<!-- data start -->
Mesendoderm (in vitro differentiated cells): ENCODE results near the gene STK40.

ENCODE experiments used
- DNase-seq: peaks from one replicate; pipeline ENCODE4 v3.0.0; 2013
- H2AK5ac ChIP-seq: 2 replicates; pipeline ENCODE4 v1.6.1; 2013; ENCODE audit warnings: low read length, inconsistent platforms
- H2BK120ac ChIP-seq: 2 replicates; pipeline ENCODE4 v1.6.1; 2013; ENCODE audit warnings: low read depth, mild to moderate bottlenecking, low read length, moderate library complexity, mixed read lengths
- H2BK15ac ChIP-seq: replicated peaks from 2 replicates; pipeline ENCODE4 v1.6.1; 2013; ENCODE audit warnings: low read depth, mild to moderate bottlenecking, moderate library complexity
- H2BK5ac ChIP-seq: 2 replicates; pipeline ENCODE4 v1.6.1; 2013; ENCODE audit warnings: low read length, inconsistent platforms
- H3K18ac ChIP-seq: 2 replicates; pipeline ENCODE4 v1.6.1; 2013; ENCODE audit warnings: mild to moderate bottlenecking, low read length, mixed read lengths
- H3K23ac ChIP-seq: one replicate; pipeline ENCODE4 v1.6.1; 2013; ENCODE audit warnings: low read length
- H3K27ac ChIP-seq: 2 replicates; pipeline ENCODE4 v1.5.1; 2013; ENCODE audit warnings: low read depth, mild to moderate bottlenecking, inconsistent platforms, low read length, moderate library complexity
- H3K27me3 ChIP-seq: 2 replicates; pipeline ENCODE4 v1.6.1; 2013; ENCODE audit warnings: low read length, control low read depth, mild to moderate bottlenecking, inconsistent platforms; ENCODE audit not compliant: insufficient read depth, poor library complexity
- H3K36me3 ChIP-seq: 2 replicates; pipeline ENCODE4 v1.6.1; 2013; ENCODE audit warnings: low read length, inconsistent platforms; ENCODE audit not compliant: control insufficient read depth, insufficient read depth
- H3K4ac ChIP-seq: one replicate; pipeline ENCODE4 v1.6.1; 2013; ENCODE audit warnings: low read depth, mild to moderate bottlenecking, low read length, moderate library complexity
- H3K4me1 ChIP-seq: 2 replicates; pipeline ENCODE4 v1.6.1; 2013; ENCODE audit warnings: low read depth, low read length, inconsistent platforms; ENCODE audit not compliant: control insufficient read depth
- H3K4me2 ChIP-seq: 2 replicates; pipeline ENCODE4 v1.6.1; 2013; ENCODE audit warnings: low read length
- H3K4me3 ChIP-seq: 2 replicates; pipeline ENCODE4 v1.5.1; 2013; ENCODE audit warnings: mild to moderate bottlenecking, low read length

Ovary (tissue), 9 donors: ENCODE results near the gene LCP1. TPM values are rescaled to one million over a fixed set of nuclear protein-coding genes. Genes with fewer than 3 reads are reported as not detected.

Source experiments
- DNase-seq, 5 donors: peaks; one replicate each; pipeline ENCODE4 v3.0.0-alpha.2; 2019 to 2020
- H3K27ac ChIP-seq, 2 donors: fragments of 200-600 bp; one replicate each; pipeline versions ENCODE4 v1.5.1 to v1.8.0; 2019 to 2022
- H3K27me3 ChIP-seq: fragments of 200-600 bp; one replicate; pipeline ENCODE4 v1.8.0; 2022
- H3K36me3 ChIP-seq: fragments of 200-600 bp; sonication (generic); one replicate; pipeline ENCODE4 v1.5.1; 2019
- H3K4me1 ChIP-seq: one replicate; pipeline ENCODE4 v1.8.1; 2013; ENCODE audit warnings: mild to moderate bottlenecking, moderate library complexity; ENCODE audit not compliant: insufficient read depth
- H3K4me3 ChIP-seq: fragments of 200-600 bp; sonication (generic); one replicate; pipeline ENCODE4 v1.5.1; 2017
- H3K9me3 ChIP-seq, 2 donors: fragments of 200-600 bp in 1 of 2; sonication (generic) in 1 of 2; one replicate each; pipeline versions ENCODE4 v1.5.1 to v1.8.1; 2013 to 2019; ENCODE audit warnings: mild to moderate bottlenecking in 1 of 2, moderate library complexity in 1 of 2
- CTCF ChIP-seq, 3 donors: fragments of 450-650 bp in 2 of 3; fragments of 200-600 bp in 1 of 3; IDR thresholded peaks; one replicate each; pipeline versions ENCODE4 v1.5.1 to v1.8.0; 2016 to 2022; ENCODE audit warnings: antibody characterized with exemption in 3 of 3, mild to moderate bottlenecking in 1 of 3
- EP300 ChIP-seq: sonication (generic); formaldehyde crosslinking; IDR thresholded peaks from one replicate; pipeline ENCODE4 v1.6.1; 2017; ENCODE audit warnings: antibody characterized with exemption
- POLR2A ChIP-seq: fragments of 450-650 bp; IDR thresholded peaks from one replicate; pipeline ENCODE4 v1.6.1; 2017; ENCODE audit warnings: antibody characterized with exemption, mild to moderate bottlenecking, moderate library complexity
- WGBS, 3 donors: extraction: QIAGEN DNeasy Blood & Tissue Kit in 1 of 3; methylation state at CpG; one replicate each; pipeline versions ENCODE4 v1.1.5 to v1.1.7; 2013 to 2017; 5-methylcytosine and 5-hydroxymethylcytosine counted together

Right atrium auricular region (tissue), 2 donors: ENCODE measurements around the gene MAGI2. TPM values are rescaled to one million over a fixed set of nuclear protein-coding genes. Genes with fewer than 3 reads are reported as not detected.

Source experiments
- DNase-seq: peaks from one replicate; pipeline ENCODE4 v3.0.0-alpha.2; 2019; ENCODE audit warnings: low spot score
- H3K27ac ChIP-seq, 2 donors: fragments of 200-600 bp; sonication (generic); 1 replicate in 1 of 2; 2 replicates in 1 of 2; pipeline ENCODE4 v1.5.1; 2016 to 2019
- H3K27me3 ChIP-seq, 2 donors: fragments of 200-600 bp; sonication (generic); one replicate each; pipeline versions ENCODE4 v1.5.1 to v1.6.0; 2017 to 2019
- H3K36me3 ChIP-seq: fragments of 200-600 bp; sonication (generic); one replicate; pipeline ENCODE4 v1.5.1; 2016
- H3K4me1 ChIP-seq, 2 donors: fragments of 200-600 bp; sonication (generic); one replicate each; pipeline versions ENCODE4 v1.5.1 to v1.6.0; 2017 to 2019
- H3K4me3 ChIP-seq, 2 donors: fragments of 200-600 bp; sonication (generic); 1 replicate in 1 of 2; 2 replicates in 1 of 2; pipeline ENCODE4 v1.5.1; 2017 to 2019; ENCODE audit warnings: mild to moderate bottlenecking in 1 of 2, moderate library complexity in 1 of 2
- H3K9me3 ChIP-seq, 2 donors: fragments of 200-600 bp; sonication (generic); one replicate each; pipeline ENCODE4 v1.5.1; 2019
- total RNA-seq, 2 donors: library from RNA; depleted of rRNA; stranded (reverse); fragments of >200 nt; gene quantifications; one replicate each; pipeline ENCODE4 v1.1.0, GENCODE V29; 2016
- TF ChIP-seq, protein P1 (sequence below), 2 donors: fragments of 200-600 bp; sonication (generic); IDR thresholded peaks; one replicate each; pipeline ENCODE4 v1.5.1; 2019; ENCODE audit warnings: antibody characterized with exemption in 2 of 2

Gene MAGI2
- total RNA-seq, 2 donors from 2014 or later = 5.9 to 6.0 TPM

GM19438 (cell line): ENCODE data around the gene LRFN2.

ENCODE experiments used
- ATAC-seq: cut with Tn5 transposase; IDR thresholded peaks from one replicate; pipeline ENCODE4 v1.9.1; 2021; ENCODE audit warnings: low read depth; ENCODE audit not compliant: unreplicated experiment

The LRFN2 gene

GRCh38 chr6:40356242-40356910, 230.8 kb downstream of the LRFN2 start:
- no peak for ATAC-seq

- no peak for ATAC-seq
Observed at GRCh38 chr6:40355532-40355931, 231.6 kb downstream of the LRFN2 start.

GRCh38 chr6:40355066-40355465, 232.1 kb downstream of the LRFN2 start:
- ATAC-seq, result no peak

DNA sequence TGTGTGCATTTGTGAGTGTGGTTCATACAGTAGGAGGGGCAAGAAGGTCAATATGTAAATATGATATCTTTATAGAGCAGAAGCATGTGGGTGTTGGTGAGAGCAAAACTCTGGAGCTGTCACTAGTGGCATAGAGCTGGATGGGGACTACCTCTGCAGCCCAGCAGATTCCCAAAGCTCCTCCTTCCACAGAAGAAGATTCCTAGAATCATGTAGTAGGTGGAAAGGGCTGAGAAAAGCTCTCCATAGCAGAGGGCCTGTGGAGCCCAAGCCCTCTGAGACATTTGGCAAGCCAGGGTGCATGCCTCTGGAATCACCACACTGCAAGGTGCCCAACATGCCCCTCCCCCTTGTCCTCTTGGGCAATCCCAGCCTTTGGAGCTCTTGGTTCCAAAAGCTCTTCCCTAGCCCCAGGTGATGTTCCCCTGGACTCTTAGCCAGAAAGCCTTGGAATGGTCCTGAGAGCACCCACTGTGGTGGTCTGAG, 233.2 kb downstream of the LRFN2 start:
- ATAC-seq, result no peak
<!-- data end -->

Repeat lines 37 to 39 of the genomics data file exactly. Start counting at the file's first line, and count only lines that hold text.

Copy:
- H3K4me3 ChIP-seq, 2 donors: fragments of 200-600 bp; sonication (generic); 1 replicate in 1 of 2; 2 replicates in 1 of 2; pipeline ENCODE4 v1.5.1; 2017 to 2019; ENCODE audit warnings: mild to moderate bottlenecking in 1 of 2, moderate library complexity in 1 of 2
- H3K9me3 ChIP-seq, 2 donors: fragments of 200-600 bp; sonication (generic); one replicate each; pipeline ENCODE4 v1.5.1; 2019
- total RNA-seq, 2 donors: library from RNA; depleted of rRNA; stranded (reverse); fragments of >200 nt; gene quantifications; one replicate each; pipeline ENCODE4 v1.1.0, GENCODE V29; 2016